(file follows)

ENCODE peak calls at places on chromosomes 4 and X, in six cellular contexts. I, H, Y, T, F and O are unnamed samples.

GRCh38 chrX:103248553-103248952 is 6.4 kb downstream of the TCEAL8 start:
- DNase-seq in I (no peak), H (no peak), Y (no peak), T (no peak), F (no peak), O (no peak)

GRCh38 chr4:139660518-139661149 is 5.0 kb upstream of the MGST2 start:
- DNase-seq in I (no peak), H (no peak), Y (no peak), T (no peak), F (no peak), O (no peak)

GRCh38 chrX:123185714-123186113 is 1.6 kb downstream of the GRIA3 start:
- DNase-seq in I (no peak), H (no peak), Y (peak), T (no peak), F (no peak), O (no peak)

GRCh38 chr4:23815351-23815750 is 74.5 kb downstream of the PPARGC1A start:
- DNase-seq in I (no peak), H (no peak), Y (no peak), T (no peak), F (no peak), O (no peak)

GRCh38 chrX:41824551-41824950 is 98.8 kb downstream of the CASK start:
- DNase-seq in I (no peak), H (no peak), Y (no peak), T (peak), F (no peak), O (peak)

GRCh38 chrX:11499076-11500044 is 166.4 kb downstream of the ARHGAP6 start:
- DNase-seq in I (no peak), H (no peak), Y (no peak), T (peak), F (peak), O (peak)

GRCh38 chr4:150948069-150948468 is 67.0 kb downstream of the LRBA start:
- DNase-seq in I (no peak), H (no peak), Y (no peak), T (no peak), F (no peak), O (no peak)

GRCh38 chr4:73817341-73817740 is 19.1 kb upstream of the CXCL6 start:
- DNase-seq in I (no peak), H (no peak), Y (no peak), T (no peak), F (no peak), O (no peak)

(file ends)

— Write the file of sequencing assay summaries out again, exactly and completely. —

ENCODE peak calls at places on chromosomes 4 and X, in six cellular contexts. I, H, Y, T, F and O are unnamed samples.

GRCh38 chrX:103248553-103248952 is 6.4 kb downstream of the TCEAL8 start:
- DNase-seq in I (no peak), H (no peak), Y (no peak), T (no peak), F (no peak), O (no peak)

GRCh38 chr4:139660518-139661149 is 5.0 kb upstream of the MGST2 start:
- DNase-seq in I (no peak), H (no peak), Y (no peak), T (no peak), F (no peak), O (no peak)

GRCh38 chrX:123185714-123186113 is 1.6 kb downstream of the GRIA3 start:
- DNase-seq in I (no peak), H (no peak), Y (peak), T (no peak), F (no peak), O (no peak)

GRCh38 chr4:23815351-23815750 is 74.5 kb downstream of the PPARGC1A start:
- DNase-seq in I (no peak), H (no peak), Y (no peak), T (no peak), F (no peak), O (no peak)

GRCh38 chrX:41824551-41824950 is 98.8 kb downstream of the CASK start:
- DNase-seq in I (no peak), H (no peak), Y (no peak), T (peak), F (no peak), O (peak)

GRCh38 chrX:11499076-11500044 is 166.4 kb downstream of the ARHGAP6 start:
- DNase-seq in I (no peak), H (no peak), Y (no peak), T (peak), F (peak), O (peak)

GRCh38 chr4:150948069-150948468 is 67.0 kb downstream of the LRBA start:
- DNase-seq in I (no peak), H (no peak), Y (no peak), T (no peak), F (no peak), O (no peak)

GRCh38 chr4:73817341-73817740 is 19.1 kb upstream of the CXCL6 start:
- DNase-seq in I (no peak), H (no peak), Y (no peak), T (no peak), F (no peak), O (no peak)